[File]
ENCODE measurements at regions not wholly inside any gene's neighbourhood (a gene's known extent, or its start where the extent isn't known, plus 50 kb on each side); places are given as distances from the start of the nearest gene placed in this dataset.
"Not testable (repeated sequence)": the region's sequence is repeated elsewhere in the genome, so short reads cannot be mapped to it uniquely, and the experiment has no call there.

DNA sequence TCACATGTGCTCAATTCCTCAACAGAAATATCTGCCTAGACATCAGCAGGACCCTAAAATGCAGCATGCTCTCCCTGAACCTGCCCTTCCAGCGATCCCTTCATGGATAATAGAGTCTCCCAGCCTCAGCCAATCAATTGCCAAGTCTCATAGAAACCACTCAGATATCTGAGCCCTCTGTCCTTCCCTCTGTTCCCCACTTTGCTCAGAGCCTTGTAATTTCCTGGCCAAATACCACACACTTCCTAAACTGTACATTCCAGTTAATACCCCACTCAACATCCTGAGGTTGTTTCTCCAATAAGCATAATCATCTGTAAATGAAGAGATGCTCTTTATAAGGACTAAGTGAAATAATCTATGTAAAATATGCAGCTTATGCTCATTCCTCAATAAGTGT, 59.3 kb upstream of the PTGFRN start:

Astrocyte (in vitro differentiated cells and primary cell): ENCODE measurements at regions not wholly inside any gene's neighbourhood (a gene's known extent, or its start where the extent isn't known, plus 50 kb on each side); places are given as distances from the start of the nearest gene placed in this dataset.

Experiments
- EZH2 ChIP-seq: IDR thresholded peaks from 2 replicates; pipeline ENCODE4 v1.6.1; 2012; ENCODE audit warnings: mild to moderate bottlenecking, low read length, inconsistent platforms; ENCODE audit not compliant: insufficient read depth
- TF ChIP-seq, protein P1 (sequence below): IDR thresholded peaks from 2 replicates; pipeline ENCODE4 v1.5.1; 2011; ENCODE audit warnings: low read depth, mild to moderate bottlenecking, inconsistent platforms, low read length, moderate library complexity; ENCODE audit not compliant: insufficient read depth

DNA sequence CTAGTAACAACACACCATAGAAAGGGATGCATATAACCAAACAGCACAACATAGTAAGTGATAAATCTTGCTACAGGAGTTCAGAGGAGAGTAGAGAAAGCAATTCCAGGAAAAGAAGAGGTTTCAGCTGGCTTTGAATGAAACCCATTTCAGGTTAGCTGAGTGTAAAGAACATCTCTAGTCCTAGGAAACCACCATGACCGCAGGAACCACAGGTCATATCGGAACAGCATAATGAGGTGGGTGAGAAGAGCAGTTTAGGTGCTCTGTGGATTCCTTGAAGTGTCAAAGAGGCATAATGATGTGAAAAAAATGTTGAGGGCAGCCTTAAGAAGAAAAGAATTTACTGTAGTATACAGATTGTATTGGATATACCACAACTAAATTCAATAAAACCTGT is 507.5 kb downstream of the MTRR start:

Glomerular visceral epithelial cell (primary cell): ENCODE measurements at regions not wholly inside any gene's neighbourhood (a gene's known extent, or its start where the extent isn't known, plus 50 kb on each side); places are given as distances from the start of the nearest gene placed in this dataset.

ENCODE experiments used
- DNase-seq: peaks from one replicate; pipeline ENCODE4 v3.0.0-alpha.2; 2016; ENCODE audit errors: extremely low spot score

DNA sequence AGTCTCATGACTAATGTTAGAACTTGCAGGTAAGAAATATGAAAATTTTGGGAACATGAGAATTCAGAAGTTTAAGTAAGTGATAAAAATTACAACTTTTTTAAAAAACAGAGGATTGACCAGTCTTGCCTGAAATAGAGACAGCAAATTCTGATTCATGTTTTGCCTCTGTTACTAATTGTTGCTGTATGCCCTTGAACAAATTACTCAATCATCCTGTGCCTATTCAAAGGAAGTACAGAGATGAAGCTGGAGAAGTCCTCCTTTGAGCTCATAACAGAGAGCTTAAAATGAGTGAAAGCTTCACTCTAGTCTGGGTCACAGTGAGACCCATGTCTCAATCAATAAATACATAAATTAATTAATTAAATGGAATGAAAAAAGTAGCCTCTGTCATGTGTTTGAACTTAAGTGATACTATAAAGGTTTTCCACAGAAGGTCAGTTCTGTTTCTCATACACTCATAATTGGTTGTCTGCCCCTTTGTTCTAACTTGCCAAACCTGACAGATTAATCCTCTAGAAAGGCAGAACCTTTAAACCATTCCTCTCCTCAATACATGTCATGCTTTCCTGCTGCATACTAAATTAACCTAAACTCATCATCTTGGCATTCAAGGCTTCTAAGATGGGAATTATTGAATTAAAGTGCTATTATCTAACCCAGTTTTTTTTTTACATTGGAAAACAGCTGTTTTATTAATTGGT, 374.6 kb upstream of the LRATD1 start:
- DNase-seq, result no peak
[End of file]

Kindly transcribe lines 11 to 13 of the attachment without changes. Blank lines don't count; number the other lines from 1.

- DNase-seq: peaks from one replicate; pipeline ENCODE4 v3.0.0-alpha.2; 2016; ENCODE audit errors: extremely low spot score

DNA sequence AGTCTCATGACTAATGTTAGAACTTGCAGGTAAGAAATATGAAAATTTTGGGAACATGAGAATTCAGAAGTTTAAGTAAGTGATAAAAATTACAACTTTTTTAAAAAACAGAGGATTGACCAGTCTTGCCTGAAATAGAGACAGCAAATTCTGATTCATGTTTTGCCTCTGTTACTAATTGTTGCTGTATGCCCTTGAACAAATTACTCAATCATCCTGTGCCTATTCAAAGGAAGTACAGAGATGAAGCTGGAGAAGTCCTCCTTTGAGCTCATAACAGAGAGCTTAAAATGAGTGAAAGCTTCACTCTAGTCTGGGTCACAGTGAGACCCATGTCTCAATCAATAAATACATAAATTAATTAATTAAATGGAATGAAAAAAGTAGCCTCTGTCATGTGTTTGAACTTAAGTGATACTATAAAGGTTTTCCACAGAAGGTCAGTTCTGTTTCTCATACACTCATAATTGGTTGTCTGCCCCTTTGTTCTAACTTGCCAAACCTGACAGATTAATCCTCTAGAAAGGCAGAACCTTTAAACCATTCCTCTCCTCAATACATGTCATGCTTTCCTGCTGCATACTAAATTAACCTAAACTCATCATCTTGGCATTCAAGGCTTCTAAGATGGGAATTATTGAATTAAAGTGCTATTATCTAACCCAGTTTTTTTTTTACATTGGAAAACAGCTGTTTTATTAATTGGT, 374.6 kb upstream of the LRATD1 start:
- DNase-seq, result no peak